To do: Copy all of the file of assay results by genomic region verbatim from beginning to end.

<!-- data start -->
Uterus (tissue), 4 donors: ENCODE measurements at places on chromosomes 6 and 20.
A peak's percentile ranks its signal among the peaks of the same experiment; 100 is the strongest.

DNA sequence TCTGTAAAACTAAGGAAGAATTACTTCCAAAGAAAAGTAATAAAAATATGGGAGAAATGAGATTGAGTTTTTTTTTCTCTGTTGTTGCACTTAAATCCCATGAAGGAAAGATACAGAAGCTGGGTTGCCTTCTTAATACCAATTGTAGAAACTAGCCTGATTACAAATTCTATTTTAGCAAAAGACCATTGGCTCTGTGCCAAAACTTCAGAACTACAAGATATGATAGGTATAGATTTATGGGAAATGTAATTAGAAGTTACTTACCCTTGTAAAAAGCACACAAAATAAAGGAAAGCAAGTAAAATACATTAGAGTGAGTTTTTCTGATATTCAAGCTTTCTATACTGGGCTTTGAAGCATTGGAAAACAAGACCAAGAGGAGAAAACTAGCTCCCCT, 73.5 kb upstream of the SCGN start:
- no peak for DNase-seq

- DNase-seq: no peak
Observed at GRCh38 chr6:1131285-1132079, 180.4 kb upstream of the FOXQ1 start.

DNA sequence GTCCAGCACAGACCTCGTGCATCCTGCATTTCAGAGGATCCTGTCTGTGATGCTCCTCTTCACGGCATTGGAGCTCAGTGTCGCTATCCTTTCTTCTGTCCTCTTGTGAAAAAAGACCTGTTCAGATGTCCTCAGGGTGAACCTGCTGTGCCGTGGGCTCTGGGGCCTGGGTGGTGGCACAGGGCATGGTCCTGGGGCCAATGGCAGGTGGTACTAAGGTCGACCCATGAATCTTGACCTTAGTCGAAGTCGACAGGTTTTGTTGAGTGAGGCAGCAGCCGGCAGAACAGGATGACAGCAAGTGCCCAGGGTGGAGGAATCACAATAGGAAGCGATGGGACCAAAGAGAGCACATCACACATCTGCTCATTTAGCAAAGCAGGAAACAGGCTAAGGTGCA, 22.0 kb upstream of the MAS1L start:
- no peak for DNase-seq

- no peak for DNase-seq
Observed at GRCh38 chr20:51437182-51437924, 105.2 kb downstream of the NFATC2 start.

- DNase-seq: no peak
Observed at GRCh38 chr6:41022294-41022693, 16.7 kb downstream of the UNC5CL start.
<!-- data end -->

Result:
Uterus (tissue), 4 donors: ENCODE measurements at places on chromosomes 6 and 20.
A peak's percentile ranks its signal among the peaks of the same experiment; 100 is the strongest.

DNA sequence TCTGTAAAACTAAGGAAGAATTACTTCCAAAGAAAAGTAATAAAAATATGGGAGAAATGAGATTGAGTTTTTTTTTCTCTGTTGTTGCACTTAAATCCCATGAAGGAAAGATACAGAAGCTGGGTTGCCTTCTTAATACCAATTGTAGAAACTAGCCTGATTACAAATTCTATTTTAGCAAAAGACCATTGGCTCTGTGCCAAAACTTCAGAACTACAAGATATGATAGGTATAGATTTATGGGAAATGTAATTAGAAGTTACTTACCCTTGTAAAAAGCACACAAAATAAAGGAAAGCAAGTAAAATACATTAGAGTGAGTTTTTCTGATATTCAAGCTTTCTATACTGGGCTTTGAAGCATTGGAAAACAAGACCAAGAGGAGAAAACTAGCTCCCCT, 73.5 kb upstream of the SCGN start:
- no peak for DNase-seq

- DNase-seq: no peak
Observed at GRCh38 chr6:1131285-1132079, 180.4 kb upstream of the FOXQ1 start.

DNA sequence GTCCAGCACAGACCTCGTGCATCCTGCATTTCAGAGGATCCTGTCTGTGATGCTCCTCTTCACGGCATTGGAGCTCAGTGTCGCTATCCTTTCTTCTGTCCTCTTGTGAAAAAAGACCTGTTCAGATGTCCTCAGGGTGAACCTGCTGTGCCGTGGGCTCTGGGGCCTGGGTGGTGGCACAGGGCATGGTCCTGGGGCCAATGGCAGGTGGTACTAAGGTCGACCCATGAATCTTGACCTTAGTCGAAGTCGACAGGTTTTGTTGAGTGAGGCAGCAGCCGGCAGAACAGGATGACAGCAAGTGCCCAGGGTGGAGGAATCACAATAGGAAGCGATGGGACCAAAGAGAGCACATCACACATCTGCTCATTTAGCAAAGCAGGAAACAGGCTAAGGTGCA, 22.0 kb upstream of the MAS1L start:
- no peak for DNase-seq

- no peak for DNase-seq
Observed at GRCh38 chr20:51437182-51437924, 105.2 kb downstream of the NFATC2 start.

- DNase-seq: no peak
Observed at GRCh38 chr6:41022294-41022693, 16.7 kb downstream of the UNC5CL start.